The Saga of the $400 Juicer That Isn’t What It Seems

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On Wednesday, Ellen Huet and Olivia Zaleski of Bloomberg published a story debunking the myths peddled by a buzzy invention, straight from the fertile plains of Silicon Valley. Juicero Inc.’s particular fiction was that its $400 flagship product, Juicero, could take single-serving packets of powdered fruits and vegetables and strain them into juice through an internet-connected juicer. It is the Keurig of cold-pressed juice machines, an entirely inessential product marketed as essential.

The problem? A few investors began to realize you could squeeze juice from these packets with your bare hands. Huet and Zaleski put these murmurs to the test with a video that speaks for itself:

The story went very viral very quickly, igniting a PR crisis for Juicero, the once-darling of juice startups. The investigation prompted Jeff Dunn, the company’s newly-christened CEO, to pen a letter on Medium to vouch for his product he holds dear to him. It’s quite the letter, replete with appeals to sentiment (“The value is in how easy it is for a frazzled dad to do something good for himself while getting the kids ready for school,” he writes, “without having to prep ingredients and clean a juicer.”). Dunn refers to juicing as “hacking.” He also neglects to mention the Bloomberg article by name. (Most in the comments section see through Dunn’s quantum leaps in logic, asking why you’d buy this product when it’s possible to make your own juice for much cheaper.)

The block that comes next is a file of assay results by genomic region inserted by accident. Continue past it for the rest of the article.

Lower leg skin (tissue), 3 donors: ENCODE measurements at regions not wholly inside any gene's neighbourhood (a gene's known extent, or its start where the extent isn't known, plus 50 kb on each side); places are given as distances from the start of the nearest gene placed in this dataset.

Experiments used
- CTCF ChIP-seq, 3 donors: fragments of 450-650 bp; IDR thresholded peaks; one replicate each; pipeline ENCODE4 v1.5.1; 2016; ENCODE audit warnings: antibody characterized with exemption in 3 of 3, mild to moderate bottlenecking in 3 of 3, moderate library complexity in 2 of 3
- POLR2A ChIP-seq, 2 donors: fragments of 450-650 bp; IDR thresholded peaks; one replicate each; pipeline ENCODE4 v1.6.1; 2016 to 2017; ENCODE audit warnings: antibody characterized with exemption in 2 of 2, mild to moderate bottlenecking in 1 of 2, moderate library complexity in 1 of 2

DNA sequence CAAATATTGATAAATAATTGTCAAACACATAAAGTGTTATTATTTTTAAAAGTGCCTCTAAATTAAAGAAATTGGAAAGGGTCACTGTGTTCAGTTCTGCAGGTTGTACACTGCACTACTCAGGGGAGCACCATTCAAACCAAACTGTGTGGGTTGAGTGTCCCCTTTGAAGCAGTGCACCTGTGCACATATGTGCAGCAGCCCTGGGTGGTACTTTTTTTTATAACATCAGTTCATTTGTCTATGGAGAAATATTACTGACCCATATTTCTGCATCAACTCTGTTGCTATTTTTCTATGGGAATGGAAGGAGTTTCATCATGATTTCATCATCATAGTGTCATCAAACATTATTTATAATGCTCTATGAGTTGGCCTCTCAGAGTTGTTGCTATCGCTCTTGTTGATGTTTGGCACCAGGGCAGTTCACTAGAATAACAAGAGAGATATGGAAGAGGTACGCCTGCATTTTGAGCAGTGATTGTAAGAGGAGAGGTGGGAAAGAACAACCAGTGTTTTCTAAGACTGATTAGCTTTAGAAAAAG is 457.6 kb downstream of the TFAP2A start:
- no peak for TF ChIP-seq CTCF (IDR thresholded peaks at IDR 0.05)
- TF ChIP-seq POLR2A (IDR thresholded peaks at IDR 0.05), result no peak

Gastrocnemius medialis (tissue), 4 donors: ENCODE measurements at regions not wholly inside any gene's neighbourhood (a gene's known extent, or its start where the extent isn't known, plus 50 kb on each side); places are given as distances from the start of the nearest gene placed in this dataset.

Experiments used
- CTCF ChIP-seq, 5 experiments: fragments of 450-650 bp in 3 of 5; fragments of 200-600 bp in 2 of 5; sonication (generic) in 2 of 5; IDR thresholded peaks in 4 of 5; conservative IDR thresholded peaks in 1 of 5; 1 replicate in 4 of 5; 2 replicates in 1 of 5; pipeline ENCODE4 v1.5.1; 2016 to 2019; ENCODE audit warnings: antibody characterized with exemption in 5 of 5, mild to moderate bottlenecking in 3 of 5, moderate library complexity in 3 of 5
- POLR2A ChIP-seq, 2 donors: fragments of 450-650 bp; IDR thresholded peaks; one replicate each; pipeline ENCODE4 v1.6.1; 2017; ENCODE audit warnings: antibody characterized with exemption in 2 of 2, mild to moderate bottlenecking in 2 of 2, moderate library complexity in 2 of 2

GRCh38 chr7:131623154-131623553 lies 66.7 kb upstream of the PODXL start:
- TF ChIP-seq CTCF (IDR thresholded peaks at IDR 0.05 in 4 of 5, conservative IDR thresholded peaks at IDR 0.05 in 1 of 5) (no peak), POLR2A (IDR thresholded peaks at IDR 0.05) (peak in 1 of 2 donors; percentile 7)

Embedded within the Medium post is also a video, below, of a Juicero PR rep slicing open the bag with a pair of scissors and reaching into its contents, which look like microwaved bits of Play Doh. It’s meant to deter people from hand-squeezing the juice packets. Never mind the fact that this physical act is far from what the Bloomberg reporters actually did, which was simply apply light pressure to the bag before its contents began dribbling out.

Despite dodging these criticisms and defending the merits of this product rather unconvincingly, Dunn confesses that he’s looking at this as a learning opportunity. And he gets at least one thing right: He’s offering full refunds to displeased customers.

If you’ve got a Juicero, ask for your money back. Salute the work of these reporters. Raise a toast to them—a glass of juice, even. Squeeze its ingredients with your hands. It’s easy, and not that expensive.

Do you own a Juicero? Let us know in the comments.

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